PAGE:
Matthew Boulton and Henshall's Patent Corkscrew.

Matthew Boulton was a key member in the Lunar Society and was one of the most famous manufacturers and entrepreneurs in Birmingham during the latter half of the eighteenth century, renowned for his high quality work. He produced small metal objects, steel toys, buttons, coins as well as collaborating with James Watt to produce steam engines. The significance of Matthew Boulton to corkscrew collectors is that he was the maker of the first patented corkscrew. Contacted by Reverend Samuel Henshall in 1795 and invited to become involved in the patenting and manufacturing of his corkscrew, Boulton showed interest but declined to buy into the patent, although he did assist the production of the specification, and subsequently was never paid by Henshall his part of the costs. Stamped on the button is ‘Soho Patent’ for Boulton’s ‘Soho Manufactory’, and also ‘Obstando Promoves’, a Latin phrase loosely translated as ‘by standing firm one makes advancement’. The patent was for a straight pull corkscrew with a concave disc or button above the helix which gripped the cork and eased extraction.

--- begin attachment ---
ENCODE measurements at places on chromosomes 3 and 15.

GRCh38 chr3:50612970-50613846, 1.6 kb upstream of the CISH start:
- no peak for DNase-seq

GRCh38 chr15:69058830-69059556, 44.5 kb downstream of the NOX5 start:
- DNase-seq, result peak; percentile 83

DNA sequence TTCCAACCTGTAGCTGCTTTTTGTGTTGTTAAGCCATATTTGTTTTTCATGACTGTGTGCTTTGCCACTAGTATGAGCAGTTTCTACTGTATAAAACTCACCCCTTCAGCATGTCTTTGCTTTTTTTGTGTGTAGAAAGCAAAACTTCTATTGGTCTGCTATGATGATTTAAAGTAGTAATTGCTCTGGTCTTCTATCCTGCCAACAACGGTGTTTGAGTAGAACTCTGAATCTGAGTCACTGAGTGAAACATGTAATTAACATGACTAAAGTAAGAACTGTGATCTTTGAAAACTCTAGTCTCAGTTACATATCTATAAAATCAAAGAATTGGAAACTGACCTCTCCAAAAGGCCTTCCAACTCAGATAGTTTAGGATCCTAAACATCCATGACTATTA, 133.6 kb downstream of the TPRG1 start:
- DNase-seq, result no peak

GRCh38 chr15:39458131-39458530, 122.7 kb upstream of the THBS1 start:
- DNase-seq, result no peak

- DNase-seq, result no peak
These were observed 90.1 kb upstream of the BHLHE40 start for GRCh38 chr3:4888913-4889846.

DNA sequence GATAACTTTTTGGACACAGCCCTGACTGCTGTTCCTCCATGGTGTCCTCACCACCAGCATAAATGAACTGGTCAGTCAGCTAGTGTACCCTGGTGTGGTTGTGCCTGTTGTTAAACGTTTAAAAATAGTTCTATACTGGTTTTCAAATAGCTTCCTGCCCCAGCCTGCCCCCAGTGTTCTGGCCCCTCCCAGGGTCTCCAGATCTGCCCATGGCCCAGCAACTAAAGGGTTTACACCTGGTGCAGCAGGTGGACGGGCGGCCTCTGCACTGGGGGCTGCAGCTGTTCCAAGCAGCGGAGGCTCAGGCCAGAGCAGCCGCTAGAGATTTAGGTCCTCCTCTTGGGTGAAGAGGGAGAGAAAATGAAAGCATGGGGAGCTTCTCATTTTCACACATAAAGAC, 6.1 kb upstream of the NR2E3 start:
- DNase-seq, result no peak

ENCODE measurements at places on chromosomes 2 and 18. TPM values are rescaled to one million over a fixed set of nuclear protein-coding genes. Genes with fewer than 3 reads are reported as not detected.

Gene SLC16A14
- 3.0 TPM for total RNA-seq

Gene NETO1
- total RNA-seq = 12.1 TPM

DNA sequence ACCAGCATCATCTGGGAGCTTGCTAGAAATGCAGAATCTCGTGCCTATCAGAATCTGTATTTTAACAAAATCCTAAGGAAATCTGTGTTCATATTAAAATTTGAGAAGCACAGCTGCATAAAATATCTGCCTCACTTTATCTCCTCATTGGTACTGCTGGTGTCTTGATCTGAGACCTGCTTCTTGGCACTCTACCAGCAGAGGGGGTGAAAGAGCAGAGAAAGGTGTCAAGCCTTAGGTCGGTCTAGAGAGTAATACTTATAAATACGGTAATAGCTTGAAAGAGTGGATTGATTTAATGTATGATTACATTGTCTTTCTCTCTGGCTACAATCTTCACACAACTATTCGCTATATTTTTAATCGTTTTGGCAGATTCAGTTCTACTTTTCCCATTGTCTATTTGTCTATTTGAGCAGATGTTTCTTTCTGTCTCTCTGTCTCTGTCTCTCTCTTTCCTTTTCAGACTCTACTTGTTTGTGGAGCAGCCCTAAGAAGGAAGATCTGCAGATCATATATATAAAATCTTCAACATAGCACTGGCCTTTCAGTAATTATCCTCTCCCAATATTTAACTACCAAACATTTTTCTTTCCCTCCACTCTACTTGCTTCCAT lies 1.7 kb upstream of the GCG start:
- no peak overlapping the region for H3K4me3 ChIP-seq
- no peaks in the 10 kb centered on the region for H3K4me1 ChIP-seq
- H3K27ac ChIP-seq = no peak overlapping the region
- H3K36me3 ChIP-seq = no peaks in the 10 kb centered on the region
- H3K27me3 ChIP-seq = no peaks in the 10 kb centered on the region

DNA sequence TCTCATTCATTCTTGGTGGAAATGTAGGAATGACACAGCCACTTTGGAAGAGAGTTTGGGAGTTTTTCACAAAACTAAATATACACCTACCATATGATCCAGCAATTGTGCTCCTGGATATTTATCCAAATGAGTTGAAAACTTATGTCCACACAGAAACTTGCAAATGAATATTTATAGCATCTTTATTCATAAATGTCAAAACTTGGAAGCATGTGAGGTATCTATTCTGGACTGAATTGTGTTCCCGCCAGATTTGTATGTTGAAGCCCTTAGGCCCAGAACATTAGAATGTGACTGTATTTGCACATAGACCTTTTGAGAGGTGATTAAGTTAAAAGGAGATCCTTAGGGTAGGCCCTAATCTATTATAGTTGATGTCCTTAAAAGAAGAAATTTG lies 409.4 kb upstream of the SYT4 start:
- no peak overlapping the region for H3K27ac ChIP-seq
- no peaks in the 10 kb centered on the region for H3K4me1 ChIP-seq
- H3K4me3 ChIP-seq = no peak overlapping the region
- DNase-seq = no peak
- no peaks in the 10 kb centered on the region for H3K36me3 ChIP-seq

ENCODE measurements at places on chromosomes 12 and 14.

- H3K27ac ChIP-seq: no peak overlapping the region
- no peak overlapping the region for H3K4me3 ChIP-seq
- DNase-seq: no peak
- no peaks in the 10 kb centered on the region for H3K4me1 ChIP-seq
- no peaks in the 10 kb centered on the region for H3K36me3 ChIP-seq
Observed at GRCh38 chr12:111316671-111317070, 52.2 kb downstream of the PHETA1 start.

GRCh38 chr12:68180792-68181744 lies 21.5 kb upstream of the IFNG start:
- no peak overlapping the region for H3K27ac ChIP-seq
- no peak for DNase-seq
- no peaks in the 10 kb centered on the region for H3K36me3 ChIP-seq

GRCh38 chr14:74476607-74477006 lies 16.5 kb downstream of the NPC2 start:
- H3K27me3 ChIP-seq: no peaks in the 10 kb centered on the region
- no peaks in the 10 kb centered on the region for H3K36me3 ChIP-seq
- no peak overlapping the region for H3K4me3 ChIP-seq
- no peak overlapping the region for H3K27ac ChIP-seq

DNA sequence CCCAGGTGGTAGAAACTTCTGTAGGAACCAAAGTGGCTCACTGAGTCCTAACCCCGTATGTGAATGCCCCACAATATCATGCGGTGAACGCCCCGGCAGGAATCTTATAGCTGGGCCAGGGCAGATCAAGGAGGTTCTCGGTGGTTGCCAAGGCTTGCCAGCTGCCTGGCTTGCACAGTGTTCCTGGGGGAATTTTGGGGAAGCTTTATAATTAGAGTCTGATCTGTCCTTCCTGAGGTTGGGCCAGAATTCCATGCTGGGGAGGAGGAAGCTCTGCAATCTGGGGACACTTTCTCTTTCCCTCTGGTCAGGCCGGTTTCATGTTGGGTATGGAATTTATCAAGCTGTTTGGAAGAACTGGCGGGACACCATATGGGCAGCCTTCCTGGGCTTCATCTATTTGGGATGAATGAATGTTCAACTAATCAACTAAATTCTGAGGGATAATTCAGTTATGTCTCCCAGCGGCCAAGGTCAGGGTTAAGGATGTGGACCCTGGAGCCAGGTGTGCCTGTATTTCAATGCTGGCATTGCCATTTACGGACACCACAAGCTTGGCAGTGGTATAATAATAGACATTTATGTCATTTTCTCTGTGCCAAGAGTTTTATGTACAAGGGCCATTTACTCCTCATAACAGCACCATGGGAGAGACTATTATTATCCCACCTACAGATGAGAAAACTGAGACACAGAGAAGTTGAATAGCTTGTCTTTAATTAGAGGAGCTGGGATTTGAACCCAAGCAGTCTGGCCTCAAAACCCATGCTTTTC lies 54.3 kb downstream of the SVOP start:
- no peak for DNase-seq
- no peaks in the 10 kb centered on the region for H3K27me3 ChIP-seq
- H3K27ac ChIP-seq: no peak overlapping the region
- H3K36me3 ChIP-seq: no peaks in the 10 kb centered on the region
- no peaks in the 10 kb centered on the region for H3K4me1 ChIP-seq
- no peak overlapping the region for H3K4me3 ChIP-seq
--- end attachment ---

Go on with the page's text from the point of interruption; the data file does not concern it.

For more information about the Henshall corkscrew see the following books:

Above left, The button on the Henshall patent corkscrew made by Matthew Boulton in 1795.
Above right, The Soho Manufactory.

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